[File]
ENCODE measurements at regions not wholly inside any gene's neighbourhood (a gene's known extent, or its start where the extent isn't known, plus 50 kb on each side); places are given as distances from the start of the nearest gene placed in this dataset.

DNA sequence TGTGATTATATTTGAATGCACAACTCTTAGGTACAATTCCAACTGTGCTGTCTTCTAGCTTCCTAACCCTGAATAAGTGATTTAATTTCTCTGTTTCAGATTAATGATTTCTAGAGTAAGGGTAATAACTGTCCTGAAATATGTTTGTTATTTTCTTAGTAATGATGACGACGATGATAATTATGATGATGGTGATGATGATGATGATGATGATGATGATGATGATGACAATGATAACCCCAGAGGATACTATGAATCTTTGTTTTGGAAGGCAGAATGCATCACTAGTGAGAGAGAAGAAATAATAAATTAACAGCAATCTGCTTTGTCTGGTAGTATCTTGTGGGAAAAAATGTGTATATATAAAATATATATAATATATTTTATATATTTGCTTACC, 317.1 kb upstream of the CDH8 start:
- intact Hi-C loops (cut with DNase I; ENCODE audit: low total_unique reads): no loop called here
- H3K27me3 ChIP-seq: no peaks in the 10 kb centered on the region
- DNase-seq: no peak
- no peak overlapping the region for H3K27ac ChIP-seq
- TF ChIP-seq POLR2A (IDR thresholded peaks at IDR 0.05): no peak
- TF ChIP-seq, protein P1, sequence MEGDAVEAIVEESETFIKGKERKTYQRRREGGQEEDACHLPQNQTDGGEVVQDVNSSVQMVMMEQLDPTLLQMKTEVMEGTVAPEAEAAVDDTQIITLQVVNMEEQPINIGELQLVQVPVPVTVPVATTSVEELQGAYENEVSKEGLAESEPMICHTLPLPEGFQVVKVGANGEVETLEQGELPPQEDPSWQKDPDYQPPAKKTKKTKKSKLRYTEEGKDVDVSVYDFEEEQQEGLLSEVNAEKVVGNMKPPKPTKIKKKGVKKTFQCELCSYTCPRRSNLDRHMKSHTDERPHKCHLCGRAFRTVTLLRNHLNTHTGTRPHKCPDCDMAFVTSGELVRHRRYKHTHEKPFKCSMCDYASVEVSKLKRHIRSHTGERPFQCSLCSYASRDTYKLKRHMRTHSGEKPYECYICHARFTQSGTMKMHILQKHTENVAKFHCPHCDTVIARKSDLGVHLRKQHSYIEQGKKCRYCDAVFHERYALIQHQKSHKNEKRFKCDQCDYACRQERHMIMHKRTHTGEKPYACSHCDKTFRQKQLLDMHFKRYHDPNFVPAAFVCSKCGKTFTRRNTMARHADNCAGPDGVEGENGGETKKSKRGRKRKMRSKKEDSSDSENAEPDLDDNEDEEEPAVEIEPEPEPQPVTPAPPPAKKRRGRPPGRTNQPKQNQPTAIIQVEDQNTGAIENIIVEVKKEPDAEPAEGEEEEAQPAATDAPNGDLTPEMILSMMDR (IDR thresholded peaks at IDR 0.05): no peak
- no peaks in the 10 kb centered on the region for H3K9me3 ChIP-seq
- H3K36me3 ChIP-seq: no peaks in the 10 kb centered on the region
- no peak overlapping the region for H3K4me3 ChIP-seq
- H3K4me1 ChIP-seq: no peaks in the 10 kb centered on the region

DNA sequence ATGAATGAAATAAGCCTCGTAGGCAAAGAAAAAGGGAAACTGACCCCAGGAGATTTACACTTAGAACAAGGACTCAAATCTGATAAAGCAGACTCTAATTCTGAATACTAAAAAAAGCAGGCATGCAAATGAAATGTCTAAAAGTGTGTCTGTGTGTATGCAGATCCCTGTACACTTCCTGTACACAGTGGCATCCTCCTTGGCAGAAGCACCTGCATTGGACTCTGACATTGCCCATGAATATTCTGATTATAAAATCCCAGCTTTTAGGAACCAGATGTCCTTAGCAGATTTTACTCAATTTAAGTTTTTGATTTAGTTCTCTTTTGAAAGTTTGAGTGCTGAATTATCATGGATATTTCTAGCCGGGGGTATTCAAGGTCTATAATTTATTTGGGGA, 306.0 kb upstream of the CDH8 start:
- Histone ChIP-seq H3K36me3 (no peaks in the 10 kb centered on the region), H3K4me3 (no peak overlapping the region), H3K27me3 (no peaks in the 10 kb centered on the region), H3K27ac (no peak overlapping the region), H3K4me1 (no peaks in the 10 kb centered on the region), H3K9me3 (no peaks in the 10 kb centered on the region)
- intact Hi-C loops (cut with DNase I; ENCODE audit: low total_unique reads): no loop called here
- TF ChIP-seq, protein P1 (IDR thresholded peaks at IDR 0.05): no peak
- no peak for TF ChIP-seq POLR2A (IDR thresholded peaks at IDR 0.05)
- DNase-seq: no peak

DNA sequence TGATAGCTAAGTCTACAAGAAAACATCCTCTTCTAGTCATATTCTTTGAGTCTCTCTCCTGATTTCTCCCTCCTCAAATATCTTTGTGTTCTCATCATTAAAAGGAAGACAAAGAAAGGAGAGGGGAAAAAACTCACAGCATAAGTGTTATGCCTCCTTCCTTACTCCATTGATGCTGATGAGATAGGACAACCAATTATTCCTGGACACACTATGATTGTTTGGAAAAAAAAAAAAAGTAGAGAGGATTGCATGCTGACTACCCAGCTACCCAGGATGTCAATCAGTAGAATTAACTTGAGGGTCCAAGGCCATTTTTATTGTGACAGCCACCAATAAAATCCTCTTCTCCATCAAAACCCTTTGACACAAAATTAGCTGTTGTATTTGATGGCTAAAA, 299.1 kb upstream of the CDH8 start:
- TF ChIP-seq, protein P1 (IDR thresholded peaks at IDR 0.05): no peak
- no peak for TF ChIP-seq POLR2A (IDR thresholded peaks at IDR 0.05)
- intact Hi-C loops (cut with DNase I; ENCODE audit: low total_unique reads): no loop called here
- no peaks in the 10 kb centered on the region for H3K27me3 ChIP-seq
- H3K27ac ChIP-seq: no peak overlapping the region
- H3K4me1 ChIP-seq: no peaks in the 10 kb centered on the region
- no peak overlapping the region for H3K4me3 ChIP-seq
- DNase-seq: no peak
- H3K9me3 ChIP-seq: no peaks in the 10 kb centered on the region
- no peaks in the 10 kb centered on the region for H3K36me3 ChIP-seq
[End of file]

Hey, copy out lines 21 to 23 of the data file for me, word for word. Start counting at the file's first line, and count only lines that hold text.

- no peak for TF ChIP-seq POLR2A (IDR thresholded peaks at IDR 0.05)
- intact Hi-C loops (cut with DNase I; ENCODE audit: low total_unique reads): no loop called here
- no peaks in the 10 kb centered on the region for H3K27me3 ChIP-seq